Facing South

New push for voter ID laws despite scant evidence of effectiveness

Facing South
Facing South
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Voter ID.jpgWeeks after winning control of the North Carolina legislature, Republicans have unveiled pieces of their 2011 legislative agenda. While they may have campaigned on jobs and taxes, an entirely different issue tops the priority list of new House Speaker Rep. Thom Tillis: passing a voter ID law.

North Carolina isn't alone: This year, emboldened by their 2010 midterm victories, Republican lawmakers across the country have pledged to push for strict laws requiring voters to show photo identification at the polls. Voter ID laws were the first to be pre-filed by GOP legislators this week in Texas and South Carolina, and others states will likely follow suit.

With the struggling economy still the number one issue on most people's minds, why the fixation on voter ID? The reasons have to do more with politics than any real threat facing the integrity of elections.

First, pushing for voter ID gives Republicans a reason to talk about the alleged crisis of widespread voter fraud.

There's little evidence such fraud actually exists: A five-year investigation by President Bush's Department of Justice earlier this decade famously netted only 86 convictions out of thousands of cases. But since the 1960s, the mere accusation of fraud has been effective in rallying GOP voters.

Yet the prospect of a voter ID law should give little comfort to even the most die-hard believer in the anti-voter fraud crusade. As Adam Skaggs of the Brennan Center, a non-profit legal advocacy center, noted in testimony to the Texas legislature in 2009, voter ID laws only address one type -- and one type alone -- of alleged fraud: in-person impersonation of another registered voter.

All the other types of fraud -- people voting twice, Mickey Mouse trying to register, non-citizens voting, irregular absentee ballots -- would be completely unaffected by a voter ID law.

And there's no evidence that in-person voter impersonation is a widespread problem. As Skaggs argued in his testimony:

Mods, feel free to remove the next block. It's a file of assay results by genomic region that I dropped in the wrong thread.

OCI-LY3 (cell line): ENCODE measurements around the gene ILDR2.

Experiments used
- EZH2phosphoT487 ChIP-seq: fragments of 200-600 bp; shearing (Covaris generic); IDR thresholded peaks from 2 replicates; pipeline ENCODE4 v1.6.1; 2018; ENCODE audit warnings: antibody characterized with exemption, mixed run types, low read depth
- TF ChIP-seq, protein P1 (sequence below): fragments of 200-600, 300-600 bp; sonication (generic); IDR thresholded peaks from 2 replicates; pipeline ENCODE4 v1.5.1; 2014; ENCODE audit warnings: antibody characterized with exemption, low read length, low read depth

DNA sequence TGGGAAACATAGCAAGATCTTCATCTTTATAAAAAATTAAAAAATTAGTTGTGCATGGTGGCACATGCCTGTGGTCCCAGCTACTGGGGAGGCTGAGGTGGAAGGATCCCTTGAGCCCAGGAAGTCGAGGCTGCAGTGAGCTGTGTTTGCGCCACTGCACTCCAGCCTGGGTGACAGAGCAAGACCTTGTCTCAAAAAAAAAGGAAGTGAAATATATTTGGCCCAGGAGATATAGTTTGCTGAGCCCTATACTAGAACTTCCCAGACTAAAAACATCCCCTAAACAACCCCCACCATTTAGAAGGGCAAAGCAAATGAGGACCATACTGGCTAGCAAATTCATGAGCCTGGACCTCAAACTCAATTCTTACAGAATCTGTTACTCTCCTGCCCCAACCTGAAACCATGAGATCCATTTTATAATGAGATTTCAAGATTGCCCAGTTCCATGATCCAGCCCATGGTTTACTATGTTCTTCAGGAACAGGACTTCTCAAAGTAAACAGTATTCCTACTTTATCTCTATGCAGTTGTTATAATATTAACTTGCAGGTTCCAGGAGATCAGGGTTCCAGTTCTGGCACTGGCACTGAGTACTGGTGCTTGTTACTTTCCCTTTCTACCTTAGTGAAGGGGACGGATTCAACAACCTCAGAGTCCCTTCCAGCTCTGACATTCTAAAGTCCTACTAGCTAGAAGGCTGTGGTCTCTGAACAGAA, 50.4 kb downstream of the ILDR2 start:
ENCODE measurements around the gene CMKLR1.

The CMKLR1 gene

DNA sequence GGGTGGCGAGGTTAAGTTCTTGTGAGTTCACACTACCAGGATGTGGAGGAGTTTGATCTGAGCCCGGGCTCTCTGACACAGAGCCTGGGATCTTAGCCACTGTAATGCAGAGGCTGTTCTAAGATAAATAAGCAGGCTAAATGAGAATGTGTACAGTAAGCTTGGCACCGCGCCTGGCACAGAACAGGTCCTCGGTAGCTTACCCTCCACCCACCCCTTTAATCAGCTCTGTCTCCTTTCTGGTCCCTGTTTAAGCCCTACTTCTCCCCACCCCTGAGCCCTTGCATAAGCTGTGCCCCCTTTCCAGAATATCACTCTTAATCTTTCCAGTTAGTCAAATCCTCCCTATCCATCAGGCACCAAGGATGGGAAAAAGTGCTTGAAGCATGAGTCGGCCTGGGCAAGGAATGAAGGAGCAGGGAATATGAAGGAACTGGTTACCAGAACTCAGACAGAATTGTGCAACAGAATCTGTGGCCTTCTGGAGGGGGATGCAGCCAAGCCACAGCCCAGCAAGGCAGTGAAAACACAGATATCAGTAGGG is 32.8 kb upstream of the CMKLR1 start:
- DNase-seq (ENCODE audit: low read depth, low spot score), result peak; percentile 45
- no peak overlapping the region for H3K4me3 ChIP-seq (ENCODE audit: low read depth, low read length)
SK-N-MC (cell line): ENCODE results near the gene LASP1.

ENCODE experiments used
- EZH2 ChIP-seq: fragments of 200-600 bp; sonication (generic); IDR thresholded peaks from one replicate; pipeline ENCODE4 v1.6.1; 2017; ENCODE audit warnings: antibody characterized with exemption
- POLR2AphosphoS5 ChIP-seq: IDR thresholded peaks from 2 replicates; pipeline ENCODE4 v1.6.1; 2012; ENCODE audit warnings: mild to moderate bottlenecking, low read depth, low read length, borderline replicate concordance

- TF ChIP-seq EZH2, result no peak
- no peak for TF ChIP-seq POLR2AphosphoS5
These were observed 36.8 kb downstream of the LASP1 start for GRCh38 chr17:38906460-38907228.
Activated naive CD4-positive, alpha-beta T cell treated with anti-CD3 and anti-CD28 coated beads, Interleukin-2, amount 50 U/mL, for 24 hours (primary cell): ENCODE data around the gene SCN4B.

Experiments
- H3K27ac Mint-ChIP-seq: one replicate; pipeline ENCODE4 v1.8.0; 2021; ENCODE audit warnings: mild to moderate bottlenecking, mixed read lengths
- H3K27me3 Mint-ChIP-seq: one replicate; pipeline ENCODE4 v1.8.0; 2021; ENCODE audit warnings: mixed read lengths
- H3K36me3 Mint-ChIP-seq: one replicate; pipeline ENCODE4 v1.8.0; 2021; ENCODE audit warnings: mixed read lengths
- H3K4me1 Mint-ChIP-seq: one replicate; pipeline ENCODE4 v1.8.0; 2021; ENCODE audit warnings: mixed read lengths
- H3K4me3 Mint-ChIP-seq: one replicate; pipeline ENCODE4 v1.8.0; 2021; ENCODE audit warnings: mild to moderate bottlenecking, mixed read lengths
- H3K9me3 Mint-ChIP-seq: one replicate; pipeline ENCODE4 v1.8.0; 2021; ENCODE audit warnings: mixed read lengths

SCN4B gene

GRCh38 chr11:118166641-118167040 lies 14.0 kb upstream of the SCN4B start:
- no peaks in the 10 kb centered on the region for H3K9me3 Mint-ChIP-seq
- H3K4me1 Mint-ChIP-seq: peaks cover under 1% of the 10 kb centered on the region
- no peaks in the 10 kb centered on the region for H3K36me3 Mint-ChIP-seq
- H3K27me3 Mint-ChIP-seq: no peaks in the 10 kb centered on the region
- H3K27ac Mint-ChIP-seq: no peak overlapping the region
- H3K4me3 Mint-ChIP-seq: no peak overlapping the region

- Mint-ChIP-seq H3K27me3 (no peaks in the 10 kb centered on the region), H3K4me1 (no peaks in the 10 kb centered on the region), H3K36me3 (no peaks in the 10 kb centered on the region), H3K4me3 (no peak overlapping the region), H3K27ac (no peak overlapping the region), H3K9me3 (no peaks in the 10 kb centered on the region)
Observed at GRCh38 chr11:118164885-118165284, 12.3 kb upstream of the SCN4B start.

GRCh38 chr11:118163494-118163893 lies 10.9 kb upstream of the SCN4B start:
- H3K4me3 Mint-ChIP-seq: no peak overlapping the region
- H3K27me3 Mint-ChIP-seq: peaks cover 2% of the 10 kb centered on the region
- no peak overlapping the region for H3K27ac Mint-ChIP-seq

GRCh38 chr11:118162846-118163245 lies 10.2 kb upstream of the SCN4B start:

[T]he only problem that a voter ID requirement could possibly fix usually doesn't exist. Texans are struck and killed by lightning more often. And there are far, far more reports of UFOs every year than instances of impersonation at the polls.

When eager reporters or political operatives do claim to find evidence of voter impersonation, they rarely pan out after further investigation; clerical errors or mistakes in efforts to match voting records with other government databases end up being the culprit.

In 2008, the conservative media outfit Texas Watchdog claimed to have found 48 cases of dead people casting votes. But a follow-up investigation by the Dallas Morning News "concluded that none involved a fraudulently cast vote."

In 2007, North Carolina's Republican state auditor similarly claimed to have found evidence of thousands of such suspicious voter records, which were publicized on the eve of the legislature's vote on a voter registration bill. When the state board of elections issued a 10-page rejoinder questioning the report's methodology and findings, the auditor retracted his concerns.

There may be little evidence that voter ID laws solve any real election problems. But they may bring a heavy cost: lower voter participation. Up to 12% of U.S. citizens don't have the kind of government-issued photo ID that most voter ID laws require.

At least three studies (here, here and here) have concluded that voter ID laws, by throwing up an extra barrier to casting a ballot, lower voter turnout. One study found no effect; zero studies have shown a positive effect on voting.

Maybe it's time to get back to focusing on the economy.

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